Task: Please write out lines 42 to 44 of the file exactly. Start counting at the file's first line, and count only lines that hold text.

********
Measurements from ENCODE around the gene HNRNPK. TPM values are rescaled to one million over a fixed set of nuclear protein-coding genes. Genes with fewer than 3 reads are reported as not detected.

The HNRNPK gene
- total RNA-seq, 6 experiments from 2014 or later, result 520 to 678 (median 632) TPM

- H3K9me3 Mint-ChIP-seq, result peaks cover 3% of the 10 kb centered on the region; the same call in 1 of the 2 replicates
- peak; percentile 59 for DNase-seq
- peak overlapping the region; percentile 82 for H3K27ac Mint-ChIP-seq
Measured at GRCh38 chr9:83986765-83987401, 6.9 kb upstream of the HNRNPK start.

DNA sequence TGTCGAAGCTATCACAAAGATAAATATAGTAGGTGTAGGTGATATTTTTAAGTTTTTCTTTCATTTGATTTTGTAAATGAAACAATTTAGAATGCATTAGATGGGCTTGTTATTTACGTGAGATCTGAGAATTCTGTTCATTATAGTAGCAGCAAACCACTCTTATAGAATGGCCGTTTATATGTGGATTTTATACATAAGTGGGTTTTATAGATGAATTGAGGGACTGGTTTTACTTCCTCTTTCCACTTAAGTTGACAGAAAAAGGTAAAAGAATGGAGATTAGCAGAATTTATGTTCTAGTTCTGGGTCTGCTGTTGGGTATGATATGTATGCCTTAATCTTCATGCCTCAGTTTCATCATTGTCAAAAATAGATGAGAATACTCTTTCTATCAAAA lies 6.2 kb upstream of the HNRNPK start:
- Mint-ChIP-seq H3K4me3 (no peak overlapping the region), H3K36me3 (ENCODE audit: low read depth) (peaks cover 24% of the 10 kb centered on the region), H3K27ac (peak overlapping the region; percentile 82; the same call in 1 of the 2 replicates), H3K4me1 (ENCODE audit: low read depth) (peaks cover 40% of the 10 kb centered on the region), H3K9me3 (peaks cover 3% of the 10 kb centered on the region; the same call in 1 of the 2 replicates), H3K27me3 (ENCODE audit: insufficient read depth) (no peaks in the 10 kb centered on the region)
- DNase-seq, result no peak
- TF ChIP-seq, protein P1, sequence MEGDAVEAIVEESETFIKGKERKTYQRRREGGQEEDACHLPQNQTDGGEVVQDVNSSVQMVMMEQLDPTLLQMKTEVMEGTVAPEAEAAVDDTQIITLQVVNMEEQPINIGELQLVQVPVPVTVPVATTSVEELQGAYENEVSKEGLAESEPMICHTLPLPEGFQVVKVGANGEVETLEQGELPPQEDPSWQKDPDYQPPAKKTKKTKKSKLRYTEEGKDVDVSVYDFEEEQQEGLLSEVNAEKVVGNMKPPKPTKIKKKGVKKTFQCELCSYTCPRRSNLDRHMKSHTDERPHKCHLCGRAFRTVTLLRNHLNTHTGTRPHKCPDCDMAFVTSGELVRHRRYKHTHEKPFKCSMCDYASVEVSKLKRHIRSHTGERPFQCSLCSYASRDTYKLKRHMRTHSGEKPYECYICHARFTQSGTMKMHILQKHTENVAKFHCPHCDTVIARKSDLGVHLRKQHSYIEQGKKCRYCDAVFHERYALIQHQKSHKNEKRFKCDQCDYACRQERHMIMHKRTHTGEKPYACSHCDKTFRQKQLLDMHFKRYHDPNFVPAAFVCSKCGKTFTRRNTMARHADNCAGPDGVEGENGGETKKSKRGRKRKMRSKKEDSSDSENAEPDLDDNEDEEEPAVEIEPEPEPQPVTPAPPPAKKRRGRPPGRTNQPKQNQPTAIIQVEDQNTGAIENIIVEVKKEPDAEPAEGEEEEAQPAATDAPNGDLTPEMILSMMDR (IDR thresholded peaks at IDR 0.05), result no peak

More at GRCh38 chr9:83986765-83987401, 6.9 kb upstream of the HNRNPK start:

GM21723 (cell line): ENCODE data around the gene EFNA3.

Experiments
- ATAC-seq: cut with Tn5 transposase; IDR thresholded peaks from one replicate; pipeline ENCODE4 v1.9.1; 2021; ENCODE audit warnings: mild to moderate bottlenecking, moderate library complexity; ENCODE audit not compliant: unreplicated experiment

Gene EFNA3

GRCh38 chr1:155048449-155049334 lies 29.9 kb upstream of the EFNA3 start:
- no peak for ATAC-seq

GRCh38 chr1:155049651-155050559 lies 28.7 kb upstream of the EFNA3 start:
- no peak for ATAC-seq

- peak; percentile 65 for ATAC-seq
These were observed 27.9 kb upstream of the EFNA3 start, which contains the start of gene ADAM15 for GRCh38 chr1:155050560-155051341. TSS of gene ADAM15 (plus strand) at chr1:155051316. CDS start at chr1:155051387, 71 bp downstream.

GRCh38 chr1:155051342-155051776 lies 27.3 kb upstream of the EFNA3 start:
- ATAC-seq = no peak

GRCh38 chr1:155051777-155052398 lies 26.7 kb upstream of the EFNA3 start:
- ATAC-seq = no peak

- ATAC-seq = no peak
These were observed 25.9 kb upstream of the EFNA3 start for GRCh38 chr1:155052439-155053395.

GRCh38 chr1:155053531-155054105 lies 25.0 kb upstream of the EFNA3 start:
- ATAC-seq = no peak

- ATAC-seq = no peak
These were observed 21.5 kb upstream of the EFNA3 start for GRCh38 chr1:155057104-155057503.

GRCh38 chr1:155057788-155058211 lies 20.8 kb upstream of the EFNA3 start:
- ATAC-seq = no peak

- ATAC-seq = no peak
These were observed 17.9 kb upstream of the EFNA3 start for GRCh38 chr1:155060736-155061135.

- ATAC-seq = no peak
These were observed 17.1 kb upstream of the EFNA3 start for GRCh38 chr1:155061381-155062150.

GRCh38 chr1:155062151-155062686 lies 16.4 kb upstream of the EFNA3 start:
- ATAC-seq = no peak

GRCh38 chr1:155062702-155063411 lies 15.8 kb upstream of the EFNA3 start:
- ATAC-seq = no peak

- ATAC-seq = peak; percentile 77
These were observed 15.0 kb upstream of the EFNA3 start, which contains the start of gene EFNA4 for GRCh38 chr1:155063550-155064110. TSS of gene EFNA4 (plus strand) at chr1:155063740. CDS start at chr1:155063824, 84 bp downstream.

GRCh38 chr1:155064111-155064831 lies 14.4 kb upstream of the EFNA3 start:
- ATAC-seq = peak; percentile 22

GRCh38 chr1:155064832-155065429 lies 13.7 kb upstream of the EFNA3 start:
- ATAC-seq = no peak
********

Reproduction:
- ATAC-seq = no peak

- ATAC-seq = peak; percentile 77
These were observed 15.0 kb upstream of the EFNA3 start, which contains the start of gene EFNA4 for GRCh38 chr1:155063550-155064110. TSS of gene EFNA4 (plus strand) at chr1:155063740. CDS start at chr1:155063824, 84 bp downstream.